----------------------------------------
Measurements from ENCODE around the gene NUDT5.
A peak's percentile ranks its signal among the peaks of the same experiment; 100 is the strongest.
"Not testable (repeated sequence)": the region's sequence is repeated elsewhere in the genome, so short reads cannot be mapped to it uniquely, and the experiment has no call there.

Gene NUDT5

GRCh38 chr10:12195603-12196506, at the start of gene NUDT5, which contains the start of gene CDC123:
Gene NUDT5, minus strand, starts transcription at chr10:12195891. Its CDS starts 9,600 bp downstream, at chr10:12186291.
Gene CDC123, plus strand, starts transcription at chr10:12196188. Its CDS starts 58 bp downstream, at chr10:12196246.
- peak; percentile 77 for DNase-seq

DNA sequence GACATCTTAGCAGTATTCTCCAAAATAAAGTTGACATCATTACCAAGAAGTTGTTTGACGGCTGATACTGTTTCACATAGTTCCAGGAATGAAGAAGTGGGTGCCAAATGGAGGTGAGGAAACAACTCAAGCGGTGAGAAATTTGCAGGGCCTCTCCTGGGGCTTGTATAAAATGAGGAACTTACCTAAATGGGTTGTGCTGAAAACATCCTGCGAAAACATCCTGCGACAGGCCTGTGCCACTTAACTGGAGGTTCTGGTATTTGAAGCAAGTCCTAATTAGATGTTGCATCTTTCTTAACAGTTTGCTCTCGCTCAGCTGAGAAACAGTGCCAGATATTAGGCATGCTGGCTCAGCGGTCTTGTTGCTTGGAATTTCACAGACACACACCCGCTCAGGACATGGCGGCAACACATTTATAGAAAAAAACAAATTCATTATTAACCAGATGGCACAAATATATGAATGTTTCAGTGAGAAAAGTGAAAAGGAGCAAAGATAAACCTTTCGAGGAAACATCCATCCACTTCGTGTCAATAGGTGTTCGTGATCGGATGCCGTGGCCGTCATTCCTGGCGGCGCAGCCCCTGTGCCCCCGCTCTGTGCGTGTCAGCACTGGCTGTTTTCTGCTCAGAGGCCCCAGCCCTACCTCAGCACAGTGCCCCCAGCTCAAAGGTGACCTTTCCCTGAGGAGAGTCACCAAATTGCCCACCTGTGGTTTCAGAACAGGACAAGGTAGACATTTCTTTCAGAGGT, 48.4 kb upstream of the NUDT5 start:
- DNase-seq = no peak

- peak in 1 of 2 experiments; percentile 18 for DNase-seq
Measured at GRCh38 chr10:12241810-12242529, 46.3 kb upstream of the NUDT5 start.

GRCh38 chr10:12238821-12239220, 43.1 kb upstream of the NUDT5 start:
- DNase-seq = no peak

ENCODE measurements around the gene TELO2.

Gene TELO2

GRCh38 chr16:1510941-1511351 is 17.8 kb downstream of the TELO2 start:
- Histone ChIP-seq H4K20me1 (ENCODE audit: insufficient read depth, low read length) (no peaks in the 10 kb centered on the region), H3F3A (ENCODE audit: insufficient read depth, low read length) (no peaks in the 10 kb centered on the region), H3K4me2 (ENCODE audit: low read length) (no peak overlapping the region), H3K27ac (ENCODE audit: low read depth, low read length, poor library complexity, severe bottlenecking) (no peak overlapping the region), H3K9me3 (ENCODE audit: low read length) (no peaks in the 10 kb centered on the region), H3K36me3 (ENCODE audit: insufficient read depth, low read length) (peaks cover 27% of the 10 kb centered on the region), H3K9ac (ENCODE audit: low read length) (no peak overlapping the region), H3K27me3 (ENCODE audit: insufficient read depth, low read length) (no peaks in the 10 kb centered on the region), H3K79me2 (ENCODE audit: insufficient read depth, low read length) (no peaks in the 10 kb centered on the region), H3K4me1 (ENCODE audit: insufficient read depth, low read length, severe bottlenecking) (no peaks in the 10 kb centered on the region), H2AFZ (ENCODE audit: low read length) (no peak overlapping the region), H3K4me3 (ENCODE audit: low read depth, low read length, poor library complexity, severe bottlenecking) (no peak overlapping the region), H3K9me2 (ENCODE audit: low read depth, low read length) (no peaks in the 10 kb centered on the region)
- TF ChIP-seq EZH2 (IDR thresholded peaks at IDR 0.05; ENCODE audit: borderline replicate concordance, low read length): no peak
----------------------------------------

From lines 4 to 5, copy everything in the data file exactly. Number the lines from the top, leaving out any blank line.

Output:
Gene NUDT5

GRCh38 chr10:12195603-12196506, at the start of gene NUDT5, which contains the start of gene CDC123: